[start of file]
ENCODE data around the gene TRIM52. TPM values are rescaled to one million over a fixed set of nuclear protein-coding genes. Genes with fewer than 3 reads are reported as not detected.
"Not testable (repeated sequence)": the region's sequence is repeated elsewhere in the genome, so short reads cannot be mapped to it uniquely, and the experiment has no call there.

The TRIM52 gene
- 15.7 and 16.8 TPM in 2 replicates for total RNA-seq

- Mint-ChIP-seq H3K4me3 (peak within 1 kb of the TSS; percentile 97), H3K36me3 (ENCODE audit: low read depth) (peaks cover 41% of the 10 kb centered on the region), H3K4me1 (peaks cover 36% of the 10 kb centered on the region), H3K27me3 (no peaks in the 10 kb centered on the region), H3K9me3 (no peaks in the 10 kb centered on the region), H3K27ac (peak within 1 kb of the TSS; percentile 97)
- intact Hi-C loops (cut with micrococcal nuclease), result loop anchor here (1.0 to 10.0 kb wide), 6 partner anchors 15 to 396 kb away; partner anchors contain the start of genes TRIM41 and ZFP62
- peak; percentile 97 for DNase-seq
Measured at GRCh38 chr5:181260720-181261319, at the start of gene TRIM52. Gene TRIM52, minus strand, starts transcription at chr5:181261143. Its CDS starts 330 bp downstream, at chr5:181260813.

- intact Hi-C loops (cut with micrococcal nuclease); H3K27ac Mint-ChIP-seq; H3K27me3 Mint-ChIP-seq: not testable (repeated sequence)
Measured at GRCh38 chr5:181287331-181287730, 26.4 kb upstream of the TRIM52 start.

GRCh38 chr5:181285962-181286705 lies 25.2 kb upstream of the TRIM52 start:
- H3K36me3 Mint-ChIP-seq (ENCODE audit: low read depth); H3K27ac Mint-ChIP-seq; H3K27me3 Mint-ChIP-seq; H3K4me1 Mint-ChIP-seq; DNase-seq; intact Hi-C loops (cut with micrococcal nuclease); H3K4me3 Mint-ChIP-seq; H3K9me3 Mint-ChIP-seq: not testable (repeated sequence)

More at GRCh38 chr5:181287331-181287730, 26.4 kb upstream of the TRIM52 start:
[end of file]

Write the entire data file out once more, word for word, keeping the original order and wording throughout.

ENCODE data around the gene TRIM52. TPM values are rescaled to one million over a fixed set of nuclear protein-coding genes. Genes with fewer than 3 reads are reported as not detected.
"Not testable (repeated sequence)": the region's sequence is repeated elsewhere in the genome, so short reads cannot be mapped to it uniquely, and the experiment has no call there.

The TRIM52 gene
- 15.7 and 16.8 TPM in 2 replicates for total RNA-seq

- Mint-ChIP-seq H3K4me3 (peak within 1 kb of the TSS; percentile 97), H3K36me3 (ENCODE audit: low read depth) (peaks cover 41% of the 10 kb centered on the region), H3K4me1 (peaks cover 36% of the 10 kb centered on the region), H3K27me3 (no peaks in the 10 kb centered on the region), H3K9me3 (no peaks in the 10 kb centered on the region), H3K27ac (peak within 1 kb of the TSS; percentile 97)
- intact Hi-C loops (cut with micrococcal nuclease), result loop anchor here (1.0 to 10.0 kb wide), 6 partner anchors 15 to 396 kb away; partner anchors contain the start of genes TRIM41 and ZFP62
- peak; percentile 97 for DNase-seq
Measured at GRCh38 chr5:181260720-181261319, at the start of gene TRIM52. Gene TRIM52, minus strand, starts transcription at chr5:181261143. Its CDS starts 330 bp downstream, at chr5:181260813.

- intact Hi-C loops (cut with micrococcal nuclease); H3K27ac Mint-ChIP-seq; H3K27me3 Mint-ChIP-seq: not testable (repeated sequence)
Measured at GRCh38 chr5:181287331-181287730, 26.4 kb upstream of the TRIM52 start.

GRCh38 chr5:181285962-181286705 lies 25.2 kb upstream of the TRIM52 start:
- H3K36me3 Mint-ChIP-seq (ENCODE audit: low read depth); H3K27ac Mint-ChIP-seq; H3K27me3 Mint-ChIP-seq; H3K4me1 Mint-ChIP-seq; DNase-seq; intact Hi-C loops (cut with micrococcal nuclease); H3K4me3 Mint-ChIP-seq; H3K9me3 Mint-ChIP-seq: not testable (repeated sequence)

More at GRCh38 chr5:181287331-181287730, 26.4 kb upstream of the TRIM52 start: